And while Oracle investors may occasionally be nervous, they're rarely uninformed. "Oracle has the best IR program on the Street," says Phillips. "In fact, when we take a company public, I usually send them a stack of material from Oracle on how it reports its numbers and conducts an analyst meeting."
Henley says his salesman role is a common one for finance executives at leading high-tech firms, citing fellow CFO Excellence Award winner Larry Carter of Cisco Systems Inc. and Sun Microsystems Inc.'s Mike Lehman as other examples of CFOs who spend a substantial amount of time with customers. "I never spent this kind of time with customers in my former life [at Pacific Holding Co.]," he adds, "but it makes sense at Oracle. Because we use our own technology, it is just a natural thing for me to do."
It also seems natural that Oracle's CFO is a big fan of the Internet, and that the company's IR group relies heavily on the Web to disseminate investor materials. In addition to SEC filings, press releases, financial analyses, and investor presentations, its Web site allows users to receive E-mail alerts whenever new data is posted to the site.
Much of the information is geared to individual investors, who tend to be the primary users of Oracle's IR information on the Web. "We recognized early on that individual investors were going to be an important influence on the stock," says Stephanie Aas, senior director of IR. "We provide individuals with the same information professionals have access to." That policy is serving Oracle well now that Securities and Exchange Commission chairman Arthur Levitt has turned up the heat on selective disclosure. In fact, Henley's earnings conference calls--which are open to the public--have also been recorded and posted as audio files on Oracle's Web site for more than a year and a half. Aas says she plans to make recordings of analyst days available on the site as well.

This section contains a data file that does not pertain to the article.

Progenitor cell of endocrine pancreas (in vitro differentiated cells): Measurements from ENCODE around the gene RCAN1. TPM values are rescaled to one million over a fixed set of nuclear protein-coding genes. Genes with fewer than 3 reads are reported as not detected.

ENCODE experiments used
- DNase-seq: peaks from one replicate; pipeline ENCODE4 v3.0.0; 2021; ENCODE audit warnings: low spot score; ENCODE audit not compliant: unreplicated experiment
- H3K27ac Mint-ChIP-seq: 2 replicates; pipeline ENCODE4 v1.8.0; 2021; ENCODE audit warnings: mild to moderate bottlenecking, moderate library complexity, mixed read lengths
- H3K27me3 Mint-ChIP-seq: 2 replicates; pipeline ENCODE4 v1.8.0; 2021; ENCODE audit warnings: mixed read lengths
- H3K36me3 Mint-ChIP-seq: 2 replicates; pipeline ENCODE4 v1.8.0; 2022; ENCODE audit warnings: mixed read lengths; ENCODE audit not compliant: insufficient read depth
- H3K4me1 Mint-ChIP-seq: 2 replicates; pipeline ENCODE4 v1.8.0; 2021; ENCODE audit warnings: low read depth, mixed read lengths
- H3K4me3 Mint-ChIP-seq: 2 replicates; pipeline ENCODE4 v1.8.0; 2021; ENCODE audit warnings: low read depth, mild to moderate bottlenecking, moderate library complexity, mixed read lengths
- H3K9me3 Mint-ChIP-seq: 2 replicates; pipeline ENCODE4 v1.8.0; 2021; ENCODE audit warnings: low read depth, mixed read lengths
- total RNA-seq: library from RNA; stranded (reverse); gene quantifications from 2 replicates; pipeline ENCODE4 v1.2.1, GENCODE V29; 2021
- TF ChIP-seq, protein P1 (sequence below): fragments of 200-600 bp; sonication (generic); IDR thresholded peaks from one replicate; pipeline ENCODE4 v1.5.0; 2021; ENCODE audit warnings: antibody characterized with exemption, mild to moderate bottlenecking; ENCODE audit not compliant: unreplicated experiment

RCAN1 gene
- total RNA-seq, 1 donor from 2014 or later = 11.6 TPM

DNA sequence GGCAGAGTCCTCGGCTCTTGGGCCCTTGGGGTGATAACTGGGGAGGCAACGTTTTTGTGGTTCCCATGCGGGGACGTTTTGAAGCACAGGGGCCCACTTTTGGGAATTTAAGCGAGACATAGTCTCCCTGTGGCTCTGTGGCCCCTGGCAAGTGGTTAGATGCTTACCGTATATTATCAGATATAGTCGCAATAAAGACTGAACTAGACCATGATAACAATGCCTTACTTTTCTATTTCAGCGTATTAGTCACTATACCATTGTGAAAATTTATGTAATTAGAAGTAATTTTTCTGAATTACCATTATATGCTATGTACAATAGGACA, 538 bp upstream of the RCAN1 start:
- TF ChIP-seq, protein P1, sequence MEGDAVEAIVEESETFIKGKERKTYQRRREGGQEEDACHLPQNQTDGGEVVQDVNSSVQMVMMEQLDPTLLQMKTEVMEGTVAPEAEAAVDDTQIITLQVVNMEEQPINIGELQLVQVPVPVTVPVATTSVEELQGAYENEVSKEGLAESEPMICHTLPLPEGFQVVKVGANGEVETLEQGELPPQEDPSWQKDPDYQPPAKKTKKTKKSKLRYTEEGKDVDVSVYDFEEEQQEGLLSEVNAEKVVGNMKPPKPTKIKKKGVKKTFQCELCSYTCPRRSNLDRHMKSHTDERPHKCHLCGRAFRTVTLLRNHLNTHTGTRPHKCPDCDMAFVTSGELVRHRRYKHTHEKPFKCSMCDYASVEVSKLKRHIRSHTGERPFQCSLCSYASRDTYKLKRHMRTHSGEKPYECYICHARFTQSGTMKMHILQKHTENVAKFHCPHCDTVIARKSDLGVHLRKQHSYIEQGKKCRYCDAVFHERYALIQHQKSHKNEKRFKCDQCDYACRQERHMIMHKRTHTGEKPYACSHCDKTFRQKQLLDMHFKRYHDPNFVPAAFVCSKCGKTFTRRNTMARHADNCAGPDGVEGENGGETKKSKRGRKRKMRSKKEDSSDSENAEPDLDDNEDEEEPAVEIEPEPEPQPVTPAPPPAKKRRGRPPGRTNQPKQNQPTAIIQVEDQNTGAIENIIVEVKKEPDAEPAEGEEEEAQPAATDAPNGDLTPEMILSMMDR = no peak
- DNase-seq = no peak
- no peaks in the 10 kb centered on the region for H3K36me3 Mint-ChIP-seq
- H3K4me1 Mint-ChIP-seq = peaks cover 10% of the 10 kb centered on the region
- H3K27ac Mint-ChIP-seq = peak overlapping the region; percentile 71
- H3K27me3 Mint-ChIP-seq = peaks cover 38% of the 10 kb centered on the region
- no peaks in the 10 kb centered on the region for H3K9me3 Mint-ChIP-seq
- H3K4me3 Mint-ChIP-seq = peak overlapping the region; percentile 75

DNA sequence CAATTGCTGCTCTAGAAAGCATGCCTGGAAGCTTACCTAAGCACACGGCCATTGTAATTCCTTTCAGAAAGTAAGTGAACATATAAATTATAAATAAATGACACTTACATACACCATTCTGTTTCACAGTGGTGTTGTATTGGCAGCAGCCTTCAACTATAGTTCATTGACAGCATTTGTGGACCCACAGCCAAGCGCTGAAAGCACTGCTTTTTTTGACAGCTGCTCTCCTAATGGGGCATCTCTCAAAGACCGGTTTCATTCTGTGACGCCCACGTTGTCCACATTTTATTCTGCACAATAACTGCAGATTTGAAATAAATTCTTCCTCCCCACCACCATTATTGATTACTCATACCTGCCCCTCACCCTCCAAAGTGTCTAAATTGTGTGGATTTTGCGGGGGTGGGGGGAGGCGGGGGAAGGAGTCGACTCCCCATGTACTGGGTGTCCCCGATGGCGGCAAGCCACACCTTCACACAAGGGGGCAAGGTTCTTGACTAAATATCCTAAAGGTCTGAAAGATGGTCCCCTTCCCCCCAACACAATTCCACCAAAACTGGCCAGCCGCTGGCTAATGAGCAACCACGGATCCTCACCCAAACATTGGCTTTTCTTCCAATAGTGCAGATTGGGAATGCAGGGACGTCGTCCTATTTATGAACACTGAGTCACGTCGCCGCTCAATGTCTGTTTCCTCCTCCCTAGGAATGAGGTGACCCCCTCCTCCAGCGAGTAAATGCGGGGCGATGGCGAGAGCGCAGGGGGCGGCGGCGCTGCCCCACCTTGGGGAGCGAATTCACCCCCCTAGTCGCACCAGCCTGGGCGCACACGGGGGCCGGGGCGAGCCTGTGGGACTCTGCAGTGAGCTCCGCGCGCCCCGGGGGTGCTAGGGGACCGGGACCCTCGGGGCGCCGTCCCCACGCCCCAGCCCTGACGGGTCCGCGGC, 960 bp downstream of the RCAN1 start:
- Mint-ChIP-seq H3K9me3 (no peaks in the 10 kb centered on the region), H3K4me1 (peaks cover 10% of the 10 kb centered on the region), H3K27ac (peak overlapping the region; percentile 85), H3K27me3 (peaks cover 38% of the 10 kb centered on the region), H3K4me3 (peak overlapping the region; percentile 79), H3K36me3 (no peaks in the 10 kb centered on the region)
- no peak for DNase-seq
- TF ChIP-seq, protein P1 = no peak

While the 28 analysts that cover Oracle are still more likely to pick up the phone than click on the Web site, they give the site high marks. "I use Oracle's Web site every week, although not for investment data," notes Morgan Stanley's Phillips. "The enormous amount of product information, news, and information about the broader Oracle community is a must-read for analysts following the company."
Henley says the Internet makes equal disclosure among analysts and individuals possible. "The Internet gave us a way to [share investor information] inexpensively," says Henley, who strongly favors the SEC's recent Regulation FD, designed to eliminate selective disclosure. "We have nothing to hide," he says. "The more people know about Oracle, the better our stock will do."
So far, he's been right. The company's most recent analyst meeting took place on April 4--the same day the dot-com devaluation hit its nadir. By early afternoon, Nasdaq had plummeted to a record intraday loss of nearly 575 points. Henley was unfazed. "We didn't change a bit of content," he says. "We are all used to the volatility in this industry. I can't control the market; all I can control is what we do."
Despite the fact that many new dot-coms are Oracle customers, Henley says the ongoing market correction was long overdue and doesn't worry him. "It is weeding out the bad practices and sloppiness that was going on," he says. Indeed, while dot-coms dropped like flies that day, one analyst at the meeting reported that Henley was "almost giddy" about Oracle's future. That description seems to make Henley uncomfortable, presumably because CFOs are supposed to be more reserved. But his reaction to the market downturn shows that successful CFOs ultimately put their trust in sound financial practices--no matter how customer-friendly they may be.